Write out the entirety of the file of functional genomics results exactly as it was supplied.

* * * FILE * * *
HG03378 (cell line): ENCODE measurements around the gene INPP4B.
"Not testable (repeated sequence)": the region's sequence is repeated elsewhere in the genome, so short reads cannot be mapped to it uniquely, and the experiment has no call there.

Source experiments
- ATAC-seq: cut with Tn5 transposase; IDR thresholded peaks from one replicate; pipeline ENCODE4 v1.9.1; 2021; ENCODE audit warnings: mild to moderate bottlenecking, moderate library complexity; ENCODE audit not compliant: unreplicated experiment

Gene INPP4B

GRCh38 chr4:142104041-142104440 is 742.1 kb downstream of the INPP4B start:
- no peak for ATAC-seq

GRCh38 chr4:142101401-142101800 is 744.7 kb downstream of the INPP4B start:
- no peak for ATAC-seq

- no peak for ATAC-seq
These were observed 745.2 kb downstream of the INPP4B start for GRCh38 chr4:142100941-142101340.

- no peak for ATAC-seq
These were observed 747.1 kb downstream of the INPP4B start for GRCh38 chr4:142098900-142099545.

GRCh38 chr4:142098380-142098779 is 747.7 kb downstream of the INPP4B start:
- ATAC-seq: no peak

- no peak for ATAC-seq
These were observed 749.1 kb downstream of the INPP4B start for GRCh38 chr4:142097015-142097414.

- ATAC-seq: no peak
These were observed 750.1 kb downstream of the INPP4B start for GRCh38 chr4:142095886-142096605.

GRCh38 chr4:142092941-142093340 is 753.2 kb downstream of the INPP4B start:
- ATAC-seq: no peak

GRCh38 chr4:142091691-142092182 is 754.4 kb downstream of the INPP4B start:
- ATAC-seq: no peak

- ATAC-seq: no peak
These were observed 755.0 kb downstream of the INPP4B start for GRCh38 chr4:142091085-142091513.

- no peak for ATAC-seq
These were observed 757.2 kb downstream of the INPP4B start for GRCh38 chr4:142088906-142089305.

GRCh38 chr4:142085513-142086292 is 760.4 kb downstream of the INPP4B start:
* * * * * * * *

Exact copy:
HG03378 (cell line): ENCODE measurements around the gene INPP4B.
"Not testable (repeated sequence)": the region's sequence is repeated elsewhere in the genome, so short reads cannot be mapped to it uniquely, and the experiment has no call there.

Source experiments
- ATAC-seq: cut with Tn5 transposase; IDR thresholded peaks from one replicate; pipeline ENCODE4 v1.9.1; 2021; ENCODE audit warnings: mild to moderate bottlenecking, moderate library complexity; ENCODE audit not compliant: unreplicated experiment

Gene INPP4B

GRCh38 chr4:142104041-142104440 is 742.1 kb downstream of the INPP4B start:
- no peak for ATAC-seq

GRCh38 chr4:142101401-142101800 is 744.7 kb downstream of the INPP4B start:
- no peak for ATAC-seq

- no peak for ATAC-seq
These were observed 745.2 kb downstream of the INPP4B start for GRCh38 chr4:142100941-142101340.

- no peak for ATAC-seq
These were observed 747.1 kb downstream of the INPP4B start for GRCh38 chr4:142098900-142099545.

GRCh38 chr4:142098380-142098779 is 747.7 kb downstream of the INPP4B start:
- ATAC-seq: no peak

- no peak for ATAC-seq
These were observed 749.1 kb downstream of the INPP4B start for GRCh38 chr4:142097015-142097414.

- ATAC-seq: no peak
These were observed 750.1 kb downstream of the INPP4B start for GRCh38 chr4:142095886-142096605.

GRCh38 chr4:142092941-142093340 is 753.2 kb downstream of the INPP4B start:
- ATAC-seq: no peak

GRCh38 chr4:142091691-142092182 is 754.4 kb downstream of the INPP4B start:
- ATAC-seq: no peak

- ATAC-seq: no peak
These were observed 755.0 kb downstream of the INPP4B start for GRCh38 chr4:142091085-142091513.

- no peak for ATAC-seq
These were observed 757.2 kb downstream of the INPP4B start for GRCh38 chr4:142088906-142089305.

GRCh38 chr4:142085513-142086292 is 760.4 kb downstream of the INPP4B start: